and Munich of 1972 are hardly remembered.
The main craving among athletes is to be in the Olym-
pics' limelight.
The concern over Communist oppressions and the anti-
Semitisni that may again affect the treatment to be ac-
corded to Israeli and other Jewish participating athletes is
primary in the consideration of action to guarantee fair
play in the sports arenas. What's to be done about the fears
over Communist prejudices? A program of action outlined
by the American Jewish Congress suggests:
In addition to supporting the Kemp-Anderson
• resolution (calling for moving the 1980 Olympics),
we recommend that each community arrange
.;meetings with those individuals, well-known
sports figures and major corporation executives
who have links to the United States Olympic and
International Olympic Committees so that
adequate steps . are taken to insure:
• Unhampered participation of all athletes,
coaches and trainers from all countries, including
immigrants from the USSR who may be included
on the Israeli Olympic teams;
• Equitable distribution of blocks of tickets,
hotel space and airline seats to all participating
countries, including Israel and the United States;
• That there be no repressive measures such as
detention, house arrest or other official harass-
ment against Jews in-the USSR before, during or
after the games;
• Non-discriminatory distribution of tickets to
Soviet citizens, including Soviet Jews, and assur-
ances that no attempt will be made to block the
attendance of Russian Jews at the games;
• That the Olympics will not be used as an excuse,
directly or indirectly, for cutting back on Jewish
• That no impediments are placed in the way of
tourists seeking to meet Soviet citizens in Moscow
or other Soviet cities.
In addition, meetings with officials of local af-
filiates of NBC — which is televising the games —
and firms sponsoring the broadcasts of the games
should be arranged. NBC should be urged to re-
port objectively everything that occurs in connec-
tion with the Olympics, making their own edito-
rial decisions free of any pressures or influences

from Soviet officials. It is our hope that, in their
reportage, the TV network will be particularly
sensitive to the plight of the Soviet Jew.
This cannot satisfy those with memories of the in-
humanities that were engineered by Adolf Hitler himself,
the murder of 11 Israeli athletes in Munich in 1972, the
mistreatment and threats to the very lives of visiting Is-
raeli athletes in Russia in recent years.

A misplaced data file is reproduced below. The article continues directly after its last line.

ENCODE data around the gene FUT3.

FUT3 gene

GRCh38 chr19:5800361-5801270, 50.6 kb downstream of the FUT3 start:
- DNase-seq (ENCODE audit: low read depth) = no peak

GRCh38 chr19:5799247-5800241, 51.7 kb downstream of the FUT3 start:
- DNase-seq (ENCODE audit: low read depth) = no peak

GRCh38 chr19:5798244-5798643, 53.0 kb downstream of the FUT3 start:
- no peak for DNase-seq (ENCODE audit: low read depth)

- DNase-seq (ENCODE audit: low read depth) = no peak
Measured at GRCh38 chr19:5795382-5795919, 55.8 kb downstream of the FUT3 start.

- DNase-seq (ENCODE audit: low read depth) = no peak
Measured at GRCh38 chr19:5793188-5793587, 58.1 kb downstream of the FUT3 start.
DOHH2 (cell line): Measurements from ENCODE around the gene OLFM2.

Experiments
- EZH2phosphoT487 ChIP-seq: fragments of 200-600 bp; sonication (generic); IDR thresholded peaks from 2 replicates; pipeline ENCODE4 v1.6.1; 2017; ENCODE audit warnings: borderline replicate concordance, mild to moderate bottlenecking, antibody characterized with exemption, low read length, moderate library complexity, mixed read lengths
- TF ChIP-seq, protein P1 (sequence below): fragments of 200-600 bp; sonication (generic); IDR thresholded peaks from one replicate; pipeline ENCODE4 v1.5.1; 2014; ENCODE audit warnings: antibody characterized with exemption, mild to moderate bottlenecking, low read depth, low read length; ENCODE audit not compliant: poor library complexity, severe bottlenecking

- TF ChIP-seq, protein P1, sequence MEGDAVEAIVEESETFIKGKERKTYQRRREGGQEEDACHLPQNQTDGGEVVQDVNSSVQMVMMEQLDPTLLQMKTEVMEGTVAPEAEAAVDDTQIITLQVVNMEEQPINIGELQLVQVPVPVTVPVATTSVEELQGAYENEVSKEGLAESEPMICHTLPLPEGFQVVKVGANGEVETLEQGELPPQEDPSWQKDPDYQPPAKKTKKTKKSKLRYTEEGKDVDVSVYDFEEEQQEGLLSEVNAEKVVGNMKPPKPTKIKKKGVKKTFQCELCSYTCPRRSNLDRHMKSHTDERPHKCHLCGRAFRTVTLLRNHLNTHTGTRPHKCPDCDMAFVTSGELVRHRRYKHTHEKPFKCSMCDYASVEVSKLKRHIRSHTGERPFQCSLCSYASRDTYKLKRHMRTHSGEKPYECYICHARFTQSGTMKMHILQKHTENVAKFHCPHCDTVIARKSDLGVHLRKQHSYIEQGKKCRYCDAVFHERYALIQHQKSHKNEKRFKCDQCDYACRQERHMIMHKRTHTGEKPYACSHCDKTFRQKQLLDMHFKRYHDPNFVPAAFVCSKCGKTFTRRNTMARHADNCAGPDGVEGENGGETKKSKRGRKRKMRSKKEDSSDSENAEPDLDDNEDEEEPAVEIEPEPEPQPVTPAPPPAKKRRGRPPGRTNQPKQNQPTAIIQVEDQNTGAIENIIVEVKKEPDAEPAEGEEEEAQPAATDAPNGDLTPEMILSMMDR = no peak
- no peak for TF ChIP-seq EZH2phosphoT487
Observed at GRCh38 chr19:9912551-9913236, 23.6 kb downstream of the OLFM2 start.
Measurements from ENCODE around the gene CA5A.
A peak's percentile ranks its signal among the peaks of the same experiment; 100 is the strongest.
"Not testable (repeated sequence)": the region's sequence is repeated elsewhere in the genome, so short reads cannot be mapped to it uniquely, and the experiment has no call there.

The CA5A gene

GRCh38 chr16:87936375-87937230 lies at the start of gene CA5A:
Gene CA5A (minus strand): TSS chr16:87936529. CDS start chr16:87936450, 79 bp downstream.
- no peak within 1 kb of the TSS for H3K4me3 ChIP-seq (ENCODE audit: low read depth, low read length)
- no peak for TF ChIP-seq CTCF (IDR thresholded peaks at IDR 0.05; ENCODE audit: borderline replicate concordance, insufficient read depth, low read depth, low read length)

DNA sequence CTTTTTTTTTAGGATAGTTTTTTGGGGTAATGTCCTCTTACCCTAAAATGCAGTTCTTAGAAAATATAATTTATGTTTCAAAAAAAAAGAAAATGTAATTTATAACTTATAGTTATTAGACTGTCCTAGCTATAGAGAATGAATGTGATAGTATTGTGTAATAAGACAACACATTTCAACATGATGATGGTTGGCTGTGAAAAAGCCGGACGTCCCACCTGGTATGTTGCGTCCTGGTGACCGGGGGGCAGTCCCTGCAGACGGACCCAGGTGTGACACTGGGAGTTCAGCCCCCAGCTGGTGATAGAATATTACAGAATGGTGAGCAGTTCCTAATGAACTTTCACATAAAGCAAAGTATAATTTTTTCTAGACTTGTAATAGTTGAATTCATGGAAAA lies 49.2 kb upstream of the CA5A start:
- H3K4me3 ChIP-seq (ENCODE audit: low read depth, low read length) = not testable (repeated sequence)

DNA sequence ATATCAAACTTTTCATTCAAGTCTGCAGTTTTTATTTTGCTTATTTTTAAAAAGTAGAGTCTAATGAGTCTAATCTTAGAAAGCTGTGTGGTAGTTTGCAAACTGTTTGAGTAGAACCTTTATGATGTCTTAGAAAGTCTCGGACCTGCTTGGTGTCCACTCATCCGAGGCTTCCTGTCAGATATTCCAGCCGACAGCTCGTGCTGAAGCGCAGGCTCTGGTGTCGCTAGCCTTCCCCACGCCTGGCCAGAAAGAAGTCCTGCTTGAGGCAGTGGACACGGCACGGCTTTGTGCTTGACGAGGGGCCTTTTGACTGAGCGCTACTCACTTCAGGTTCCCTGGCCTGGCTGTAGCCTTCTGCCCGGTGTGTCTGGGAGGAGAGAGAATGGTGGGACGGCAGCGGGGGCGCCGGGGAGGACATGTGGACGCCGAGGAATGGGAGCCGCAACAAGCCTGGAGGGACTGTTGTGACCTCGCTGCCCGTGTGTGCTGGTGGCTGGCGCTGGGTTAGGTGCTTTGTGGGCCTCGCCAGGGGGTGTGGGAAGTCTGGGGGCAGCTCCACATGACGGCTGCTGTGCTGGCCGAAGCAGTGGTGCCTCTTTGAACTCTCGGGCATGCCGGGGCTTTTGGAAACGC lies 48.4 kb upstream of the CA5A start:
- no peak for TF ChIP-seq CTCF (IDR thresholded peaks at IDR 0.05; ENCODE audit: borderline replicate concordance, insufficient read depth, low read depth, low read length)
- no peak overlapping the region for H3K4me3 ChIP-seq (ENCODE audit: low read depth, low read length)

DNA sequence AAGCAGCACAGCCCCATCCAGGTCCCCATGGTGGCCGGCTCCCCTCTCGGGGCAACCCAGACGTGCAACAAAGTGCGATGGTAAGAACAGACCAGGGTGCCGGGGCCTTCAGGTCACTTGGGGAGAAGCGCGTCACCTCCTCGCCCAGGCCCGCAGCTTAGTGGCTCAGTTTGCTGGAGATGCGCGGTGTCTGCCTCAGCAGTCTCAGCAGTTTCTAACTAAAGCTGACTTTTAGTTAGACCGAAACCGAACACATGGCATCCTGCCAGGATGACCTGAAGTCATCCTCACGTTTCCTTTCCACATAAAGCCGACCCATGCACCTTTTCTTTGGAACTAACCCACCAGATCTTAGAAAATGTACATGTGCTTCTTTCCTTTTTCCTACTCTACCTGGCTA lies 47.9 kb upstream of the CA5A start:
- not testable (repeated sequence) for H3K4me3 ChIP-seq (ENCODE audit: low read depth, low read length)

But if the games will be held in Moscow as planned in
1980, something that appears inevitable, and Israeli teams
will be participants, then even a plan of action now viewed
with skepticism will have to be acceptable.

The Fanatic Neturei Karta

A Neturei Karta fanatic's craving for publicity was fulfil-
led by the Detroit News in a sensational article about that
movement's rabbi who prays for the destruction of Israel.
It's an old story and the Detroit newspaper gave it notori-
ety as "a scoop.
What's the scoop? Because the correspondent who wrote
the article had only just heard about it.
But it's an old story. A handful of deluded people refuse to
accept self-liberation. They prefer the Messiah. They refuse
to admit that Zionism proved to be the messianic movement
for Jewry's liberation from homelessness.
Everything the Detroit News published is the truth
about the Neturei Karta, the Guardians of the City. They
called upon Hussein, later upon Arafat, to save them by
destroying Israel. They insist on Sabbath observance and
they break the Sabbath by throwing rocks on those driving
cars on the Sabbath.
They are so indoctrinated with hate that they would not
hesitate to commit murder in the name of a Messiah-
seeking fanaticism.
What the syndicated columnist did not learn is that there
are a mere few hundred of these propagators of insanit4
&it they cause trouble as if they were in the thousar.,
And Israel wisely ignores them.

The Arab West Bankers

At the outset, the so-called moderate Arab leaders in
West Bank communities were jubilant over the Camp
David summit decisions. Then came an about-face and
A typical example is Mayor Elias Freij of Bethlehem. He
knows that peace is to the advantage of his people as much
as to Sadat and the Egyptians. But there must have been
threats on his life which caused him to abandon an attitude
of peace and to declare himself an Arafat-PLO supporter.
This is what can be expected: that threats from the PLO
may induce opposition to the approaching peace between
Egypt and Israel. History will judge them realistically.